Marketing analysts examine sales and marketing data to assess the effectiveness of marketing campaigns, to fine-tune campaigns and to derive insights used for future campaigns. As it has in many domains, technology has revolutionized marketing — providing a vast volume of detailed insights that marketers can use to make their campaigns as effective as possible.
Data Science Salaries
Simply stated, data scientists earn high salaries. The U.S. Bureau of Labor Statistics reports median salaries of $122,840, with the top 10% earning more than $189,780.
A salary survey compiled by Burtchworks.com reports base median salaries of $95,000 to $165,000, depending upon experience. The same survey of 399 data scientists cites higher salaries for data science managers, with median pay ranging from $145,000 to $250,000.
The Burtch Works report also includes detailed information about salaries by region, by industry, and much additional information that is useful to those looking to launch or advance a career in data science.
Data Science Career Outlook
Opportunities for data scientists continue to expand rapidly across a broad spectrum of fields. ZDNet reports that data from LinkedIn shows three-year hiring growth of 37% for data scientist jobs. TechRepublic called it the “No. 1 most promising job in America” in 2019, citing a median base salary of $130,000 and a single-year increase in job openings of 56%.
“Data science jobs are among the highest paying jobs around the world, thanks to the rapid pace of data creation and budding need to make sense of it all,” reports Datanami.com, a news source for providing information and insight about emerging trends in big data.
The need for skilled data scientists cuts across nearly all industries, with particularly strong demand and opportunity in such fields as:
- Financial services
- Health care
- Government and military
Additional fields also impacted by data science include: marketing, sales and service, the life sciences, business intelligence, agriculture, mining, oil, aerospace, travel, transportation, food, field service, construction, defense, digital media, education, and more.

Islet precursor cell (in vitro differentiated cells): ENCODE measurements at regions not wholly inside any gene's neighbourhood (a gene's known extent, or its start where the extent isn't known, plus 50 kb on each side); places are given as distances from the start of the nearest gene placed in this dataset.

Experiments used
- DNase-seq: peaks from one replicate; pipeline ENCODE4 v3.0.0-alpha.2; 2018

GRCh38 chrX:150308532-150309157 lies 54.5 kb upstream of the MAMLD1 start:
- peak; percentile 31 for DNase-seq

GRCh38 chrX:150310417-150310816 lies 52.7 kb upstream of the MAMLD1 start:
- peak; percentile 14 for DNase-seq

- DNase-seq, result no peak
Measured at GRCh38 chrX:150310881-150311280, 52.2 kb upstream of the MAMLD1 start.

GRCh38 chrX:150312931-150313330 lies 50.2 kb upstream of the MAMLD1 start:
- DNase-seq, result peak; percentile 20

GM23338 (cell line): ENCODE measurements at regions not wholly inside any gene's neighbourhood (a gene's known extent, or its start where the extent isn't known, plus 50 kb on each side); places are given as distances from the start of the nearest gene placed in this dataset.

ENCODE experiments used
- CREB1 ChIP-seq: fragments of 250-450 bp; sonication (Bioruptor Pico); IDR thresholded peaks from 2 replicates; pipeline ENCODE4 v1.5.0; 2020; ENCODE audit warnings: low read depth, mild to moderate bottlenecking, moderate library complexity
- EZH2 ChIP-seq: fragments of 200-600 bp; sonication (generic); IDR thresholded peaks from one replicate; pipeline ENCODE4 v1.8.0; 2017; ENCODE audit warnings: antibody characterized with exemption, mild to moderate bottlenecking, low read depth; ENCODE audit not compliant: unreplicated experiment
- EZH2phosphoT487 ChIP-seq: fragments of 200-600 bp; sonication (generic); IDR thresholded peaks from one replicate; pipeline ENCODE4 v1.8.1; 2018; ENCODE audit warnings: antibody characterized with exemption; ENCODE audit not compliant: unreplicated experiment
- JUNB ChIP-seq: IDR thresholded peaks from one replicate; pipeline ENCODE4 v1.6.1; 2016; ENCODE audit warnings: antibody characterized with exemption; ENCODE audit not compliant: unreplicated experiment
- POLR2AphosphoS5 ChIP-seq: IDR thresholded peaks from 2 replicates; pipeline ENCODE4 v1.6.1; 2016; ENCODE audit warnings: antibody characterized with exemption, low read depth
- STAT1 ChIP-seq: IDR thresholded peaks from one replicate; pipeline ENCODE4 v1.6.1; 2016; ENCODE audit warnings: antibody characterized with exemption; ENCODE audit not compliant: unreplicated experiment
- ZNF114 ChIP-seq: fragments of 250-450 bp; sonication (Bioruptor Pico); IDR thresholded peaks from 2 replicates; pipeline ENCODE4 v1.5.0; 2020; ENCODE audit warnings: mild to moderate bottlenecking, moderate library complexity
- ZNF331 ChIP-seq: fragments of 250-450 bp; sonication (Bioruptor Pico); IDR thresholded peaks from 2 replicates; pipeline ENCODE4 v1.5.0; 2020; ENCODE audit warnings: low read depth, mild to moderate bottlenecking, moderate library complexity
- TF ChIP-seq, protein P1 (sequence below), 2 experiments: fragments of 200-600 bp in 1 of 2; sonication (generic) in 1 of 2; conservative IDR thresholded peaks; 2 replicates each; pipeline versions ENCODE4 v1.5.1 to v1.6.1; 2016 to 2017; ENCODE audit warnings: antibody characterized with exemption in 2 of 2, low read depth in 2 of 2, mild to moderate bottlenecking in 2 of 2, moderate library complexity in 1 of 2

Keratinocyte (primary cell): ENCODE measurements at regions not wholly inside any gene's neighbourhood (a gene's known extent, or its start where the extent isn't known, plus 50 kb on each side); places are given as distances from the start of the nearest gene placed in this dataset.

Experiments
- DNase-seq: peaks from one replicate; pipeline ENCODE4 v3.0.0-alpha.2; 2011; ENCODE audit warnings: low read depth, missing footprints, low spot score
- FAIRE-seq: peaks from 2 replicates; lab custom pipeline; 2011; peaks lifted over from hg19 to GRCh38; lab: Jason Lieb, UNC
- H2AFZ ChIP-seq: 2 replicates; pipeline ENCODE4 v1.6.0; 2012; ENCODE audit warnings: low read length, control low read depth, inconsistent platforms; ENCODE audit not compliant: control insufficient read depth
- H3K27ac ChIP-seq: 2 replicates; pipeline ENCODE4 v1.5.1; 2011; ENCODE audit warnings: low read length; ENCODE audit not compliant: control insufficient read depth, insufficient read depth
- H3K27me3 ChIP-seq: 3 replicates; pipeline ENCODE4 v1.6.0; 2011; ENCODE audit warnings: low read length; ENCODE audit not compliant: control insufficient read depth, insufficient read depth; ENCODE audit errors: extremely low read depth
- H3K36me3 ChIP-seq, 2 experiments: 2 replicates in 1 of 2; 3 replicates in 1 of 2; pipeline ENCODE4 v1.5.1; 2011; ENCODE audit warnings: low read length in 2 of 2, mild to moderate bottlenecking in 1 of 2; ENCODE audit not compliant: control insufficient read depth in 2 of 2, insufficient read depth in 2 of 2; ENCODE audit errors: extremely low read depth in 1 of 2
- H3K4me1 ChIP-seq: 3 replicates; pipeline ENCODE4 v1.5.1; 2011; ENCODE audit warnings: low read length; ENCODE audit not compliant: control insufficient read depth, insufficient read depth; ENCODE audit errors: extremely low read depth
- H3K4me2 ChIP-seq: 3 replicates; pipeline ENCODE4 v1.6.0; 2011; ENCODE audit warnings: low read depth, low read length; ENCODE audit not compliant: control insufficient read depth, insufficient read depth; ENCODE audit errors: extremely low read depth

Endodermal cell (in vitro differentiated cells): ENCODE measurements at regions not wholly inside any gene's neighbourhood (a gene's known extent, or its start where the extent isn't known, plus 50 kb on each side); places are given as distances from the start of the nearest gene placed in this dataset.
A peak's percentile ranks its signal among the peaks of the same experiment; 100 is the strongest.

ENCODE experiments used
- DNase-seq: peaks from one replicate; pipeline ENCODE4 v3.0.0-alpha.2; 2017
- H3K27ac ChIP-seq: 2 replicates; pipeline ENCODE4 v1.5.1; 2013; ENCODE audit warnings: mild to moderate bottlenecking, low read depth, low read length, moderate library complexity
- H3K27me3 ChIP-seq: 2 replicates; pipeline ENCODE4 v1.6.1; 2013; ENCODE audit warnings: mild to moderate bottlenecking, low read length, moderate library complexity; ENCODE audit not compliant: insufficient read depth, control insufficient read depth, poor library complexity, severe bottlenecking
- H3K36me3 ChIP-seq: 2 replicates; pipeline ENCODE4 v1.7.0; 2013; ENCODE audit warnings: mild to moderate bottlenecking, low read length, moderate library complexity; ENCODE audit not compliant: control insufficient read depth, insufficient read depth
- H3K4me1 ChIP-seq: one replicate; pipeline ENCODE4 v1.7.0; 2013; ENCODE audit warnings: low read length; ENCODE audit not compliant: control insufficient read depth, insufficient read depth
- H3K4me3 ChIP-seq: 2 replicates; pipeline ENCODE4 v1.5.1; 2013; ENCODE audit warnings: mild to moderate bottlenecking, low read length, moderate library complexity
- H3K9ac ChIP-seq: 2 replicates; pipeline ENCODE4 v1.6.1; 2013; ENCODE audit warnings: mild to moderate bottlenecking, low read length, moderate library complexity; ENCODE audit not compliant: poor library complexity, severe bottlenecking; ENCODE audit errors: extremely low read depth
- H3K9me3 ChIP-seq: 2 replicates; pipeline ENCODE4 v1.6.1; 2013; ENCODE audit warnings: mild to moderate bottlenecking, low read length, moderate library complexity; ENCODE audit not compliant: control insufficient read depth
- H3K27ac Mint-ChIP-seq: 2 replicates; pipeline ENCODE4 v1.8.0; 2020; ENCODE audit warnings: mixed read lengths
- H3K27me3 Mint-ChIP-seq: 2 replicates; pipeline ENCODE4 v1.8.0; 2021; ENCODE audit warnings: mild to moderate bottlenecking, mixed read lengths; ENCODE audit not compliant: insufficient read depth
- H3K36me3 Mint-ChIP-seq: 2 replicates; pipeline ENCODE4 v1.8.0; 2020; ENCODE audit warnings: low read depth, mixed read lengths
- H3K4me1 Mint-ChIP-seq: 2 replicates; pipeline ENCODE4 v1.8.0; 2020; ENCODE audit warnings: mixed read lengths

Data Scientist Career FAQs
What is data science?
Now driving innovation and change across nearly all industries, data science is focused on uncovering valuable insights hidden in the vast amounts of data that humans and their machines now produce every single day.
What are the most valuable skills for a data scientist?
Skills commonly deployed by data scientists include mathematics and statistics, machine learning, predictive modeling, data visualization, text mining, programming (including Python, R, SQL, Spark, Hadoop, Julia) and many more. Data scientists also need soft skills, especially oral and written communication, to present often complex concepts to stakeholders.
What are some of the top data science blogs to keep an eye on?
In addition to ongoing reporting on data science news and trends published by the University of San Diego’s new online master’s degree program, there are several lists of leading data science blogs compiled by Medium.com, Tableau.com, and 365datascience.com.
How important is a master’s degree when pursuing a career in data science?
You’ll see figures stating that at least 75% and perhaps as many as 94% of data scientists have earned a master’s degree or higher. In this field, a master’s degree is considered invaluable, if not essential, for both the theoretical and practical skills you will gain from the experience.